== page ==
Harry Potter and the Lost Art of Making Players Cry
Of course, it helped that she has already killed off several important characters. She was clearly willing to follow through on her threats. As a result, any time the action heated up, I thought "This could be it. This could be the end."
She had effectively stripped away the protagonists plot invulnerability. She also managed to emotionally involve me, and make me actively worry about the characters. And, I'm sure, the story was better as a result.
Joss Whedon pulled a similar stunt in Serenity. By killing off Wash, he raised the stake for the final battle with the Reavers. He sent a clear message--if Wash could die, then anyone could die. This definitely cranked the tension to 11.
So, how does this apply to RPGs? I would like to bring this kind of added tension to the table. The naive answer is easy, kill a character or two. If characters can die, and if they players know that characters might die, then conflicts will have an added level of tension.
But, wait just one second. Different players have widely different views on PC death. Some people hate having their characters die. They spend a lot of time creating their characters, they invest a lot of emotion and time into their stories. They don't want them snuffed out by a few bad die rolls. Killing their character may well ruin the game for them, or cause them to stop playing entirely.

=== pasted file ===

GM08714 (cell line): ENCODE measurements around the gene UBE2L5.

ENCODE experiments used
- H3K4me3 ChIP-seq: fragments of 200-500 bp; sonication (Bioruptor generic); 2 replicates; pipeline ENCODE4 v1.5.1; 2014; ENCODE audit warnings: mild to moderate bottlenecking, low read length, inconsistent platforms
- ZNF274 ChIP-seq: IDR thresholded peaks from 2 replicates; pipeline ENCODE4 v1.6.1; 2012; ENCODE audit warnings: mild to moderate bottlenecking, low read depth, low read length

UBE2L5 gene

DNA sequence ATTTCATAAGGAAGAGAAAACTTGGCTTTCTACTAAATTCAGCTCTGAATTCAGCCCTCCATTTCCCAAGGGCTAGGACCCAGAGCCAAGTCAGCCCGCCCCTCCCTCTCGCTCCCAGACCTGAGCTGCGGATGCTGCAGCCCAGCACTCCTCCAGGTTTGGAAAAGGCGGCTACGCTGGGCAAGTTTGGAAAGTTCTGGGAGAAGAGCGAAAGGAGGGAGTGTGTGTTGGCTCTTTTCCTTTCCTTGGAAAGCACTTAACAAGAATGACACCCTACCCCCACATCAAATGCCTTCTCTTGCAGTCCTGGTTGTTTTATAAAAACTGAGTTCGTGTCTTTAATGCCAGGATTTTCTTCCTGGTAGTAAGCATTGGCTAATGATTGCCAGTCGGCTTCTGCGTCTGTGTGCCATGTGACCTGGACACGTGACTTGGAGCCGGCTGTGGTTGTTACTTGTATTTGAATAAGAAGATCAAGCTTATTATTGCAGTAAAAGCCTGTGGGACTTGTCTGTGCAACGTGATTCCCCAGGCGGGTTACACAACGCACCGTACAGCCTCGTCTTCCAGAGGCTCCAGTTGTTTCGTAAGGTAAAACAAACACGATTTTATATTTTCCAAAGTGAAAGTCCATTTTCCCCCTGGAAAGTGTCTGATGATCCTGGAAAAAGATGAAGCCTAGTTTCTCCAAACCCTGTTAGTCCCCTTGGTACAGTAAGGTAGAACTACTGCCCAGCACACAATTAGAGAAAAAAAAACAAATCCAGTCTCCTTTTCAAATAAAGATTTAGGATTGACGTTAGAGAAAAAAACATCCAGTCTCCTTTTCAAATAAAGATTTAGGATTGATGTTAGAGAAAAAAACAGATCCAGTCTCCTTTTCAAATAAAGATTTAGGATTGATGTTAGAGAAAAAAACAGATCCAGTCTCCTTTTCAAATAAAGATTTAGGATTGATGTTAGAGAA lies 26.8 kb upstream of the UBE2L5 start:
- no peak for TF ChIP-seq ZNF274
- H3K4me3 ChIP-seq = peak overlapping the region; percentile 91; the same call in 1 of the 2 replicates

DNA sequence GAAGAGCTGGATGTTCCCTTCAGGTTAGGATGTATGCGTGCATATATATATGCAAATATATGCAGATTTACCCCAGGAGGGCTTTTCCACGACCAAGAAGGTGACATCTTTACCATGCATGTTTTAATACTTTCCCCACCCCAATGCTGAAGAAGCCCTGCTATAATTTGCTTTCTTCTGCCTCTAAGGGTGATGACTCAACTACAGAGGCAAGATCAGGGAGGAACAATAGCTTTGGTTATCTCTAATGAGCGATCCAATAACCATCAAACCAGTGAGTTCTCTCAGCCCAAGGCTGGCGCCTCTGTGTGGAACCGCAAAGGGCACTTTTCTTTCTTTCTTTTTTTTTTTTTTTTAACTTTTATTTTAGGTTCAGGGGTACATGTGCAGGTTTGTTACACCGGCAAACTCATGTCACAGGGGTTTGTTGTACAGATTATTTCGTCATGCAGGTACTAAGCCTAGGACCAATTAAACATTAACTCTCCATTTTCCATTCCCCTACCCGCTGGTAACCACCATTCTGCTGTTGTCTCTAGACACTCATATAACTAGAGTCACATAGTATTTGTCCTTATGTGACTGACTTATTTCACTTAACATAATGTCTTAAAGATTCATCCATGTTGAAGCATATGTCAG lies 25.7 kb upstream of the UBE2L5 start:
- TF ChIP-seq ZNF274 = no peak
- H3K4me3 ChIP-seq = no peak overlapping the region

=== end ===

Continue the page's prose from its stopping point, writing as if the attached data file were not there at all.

Also, if character death is common, then the players will begin treating their characters as disposable placeholders. They will hesitate to invest a lot of time and energy into any one character, since that effort will likely be wasted.
So, to optimize the power of PC deaths, they must be possible but rare. Also, PC deaths should represent important moments of high drama--not just the result of a bad roll. Clearly, this isn't easy to pull off. So, what's the solution? I'm frankly not sure. Sometimes you can mimic PC death by killing off an important NPC. Sometimes you can plot out a character's dramatic demise with the player's permission and input. But neither of these feel like adequate solutions. They address corner cases and exceptions, not the real heart of the matter.
So, let's turn the situation on its head for a second. Many independent games use a stake-setting mechanic. During any conflict, each player explicitly states what they are willing to risk before any rolls are made. While I understand the reason behind this--for example, it helps reduce miscommunication and misunderstandings--I always find myself bristling at these rules. In part, I think they adds too much meta-talk, which distracts me from the story. Mostly, however, I feel that it leaches the excitement out of the conflict.
If I can set the stakes, then I can limit the amount I am willing to risk. I know, before I pick up the dice, that I will never face unacceptable resolution. However, real drama comes from stepping over the lines. From moving past what is safe and what is comfortable. And uncertainty always heightens tension.
I don't need to risk my character's life every time the dice fall from my fingers, but when I look across the table at the GM, and I have no idea what might happen--that's when real fear sets in. My pulse races; my palms sweat; I shake the dice nervously, afraid to let them go. That's exactly the kind of energy I want in my games.